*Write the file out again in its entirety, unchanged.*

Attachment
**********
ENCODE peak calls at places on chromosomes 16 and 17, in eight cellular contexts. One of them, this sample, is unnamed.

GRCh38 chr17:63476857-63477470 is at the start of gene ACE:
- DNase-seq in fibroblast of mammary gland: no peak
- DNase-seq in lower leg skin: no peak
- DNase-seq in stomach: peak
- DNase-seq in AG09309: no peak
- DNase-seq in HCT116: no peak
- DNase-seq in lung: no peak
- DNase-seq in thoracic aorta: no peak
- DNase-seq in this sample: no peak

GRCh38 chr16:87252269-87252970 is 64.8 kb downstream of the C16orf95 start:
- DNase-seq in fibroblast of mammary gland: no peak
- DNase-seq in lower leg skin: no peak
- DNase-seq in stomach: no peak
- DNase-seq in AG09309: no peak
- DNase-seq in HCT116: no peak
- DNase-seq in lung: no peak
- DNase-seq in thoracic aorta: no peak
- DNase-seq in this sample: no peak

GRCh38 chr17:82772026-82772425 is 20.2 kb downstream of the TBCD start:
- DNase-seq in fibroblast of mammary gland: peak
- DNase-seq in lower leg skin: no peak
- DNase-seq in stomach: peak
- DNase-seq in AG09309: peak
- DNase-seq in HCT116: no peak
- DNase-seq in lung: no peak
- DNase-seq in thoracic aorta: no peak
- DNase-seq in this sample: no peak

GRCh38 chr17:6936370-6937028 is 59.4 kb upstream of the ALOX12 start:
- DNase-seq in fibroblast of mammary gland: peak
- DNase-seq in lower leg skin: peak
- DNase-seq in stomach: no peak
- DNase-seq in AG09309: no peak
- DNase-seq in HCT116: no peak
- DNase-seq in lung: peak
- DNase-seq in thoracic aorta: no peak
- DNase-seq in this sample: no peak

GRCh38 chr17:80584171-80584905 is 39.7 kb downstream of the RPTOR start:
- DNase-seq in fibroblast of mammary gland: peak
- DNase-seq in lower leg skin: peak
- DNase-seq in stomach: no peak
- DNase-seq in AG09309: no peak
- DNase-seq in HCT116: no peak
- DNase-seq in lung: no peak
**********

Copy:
ENCODE peak calls at places on chromosomes 16 and 17, in eight cellular contexts. One of them, this sample, is unnamed.

GRCh38 chr17:63476857-63477470 is at the start of gene ACE:
- DNase-seq in fibroblast of mammary gland: no peak
- DNase-seq in lower leg skin: no peak
- DNase-seq in stomach: peak
- DNase-seq in AG09309: no peak
- DNase-seq in HCT116: no peak
- DNase-seq in lung: no peak
- DNase-seq in thoracic aorta: no peak
- DNase-seq in this sample: no peak

GRCh38 chr16:87252269-87252970 is 64.8 kb downstream of the C16orf95 start:
- DNase-seq in fibroblast of mammary gland: no peak
- DNase-seq in lower leg skin: no peak
- DNase-seq in stomach: no peak
- DNase-seq in AG09309: no peak
- DNase-seq in HCT116: no peak
- DNase-seq in lung: no peak
- DNase-seq in thoracic aorta: no peak
- DNase-seq in this sample: no peak

GRCh38 chr17:82772026-82772425 is 20.2 kb downstream of the TBCD start:
- DNase-seq in fibroblast of mammary gland: peak
- DNase-seq in lower leg skin: no peak
- DNase-seq in stomach: peak
- DNase-seq in AG09309: peak
- DNase-seq in HCT116: no peak
- DNase-seq in lung: no peak
- DNase-seq in thoracic aorta: no peak
- DNase-seq in this sample: no peak

GRCh38 chr17:6936370-6937028 is 59.4 kb upstream of the ALOX12 start:
- DNase-seq in fibroblast of mammary gland: peak
- DNase-seq in lower leg skin: peak
- DNase-seq in stomach: no peak
- DNase-seq in AG09309: no peak
- DNase-seq in HCT116: no peak
- DNase-seq in lung: peak
- DNase-seq in thoracic aorta: no peak
- DNase-seq in this sample: no peak

GRCh38 chr17:80584171-80584905 is 39.7 kb downstream of the RPTOR start:
- DNase-seq in fibroblast of mammary gland: peak
- DNase-seq in lower leg skin: peak
- DNase-seq in stomach: no peak
- DNase-seq in AG09309: no peak
- DNase-seq in HCT116: no peak
- DNase-seq in lung: no peak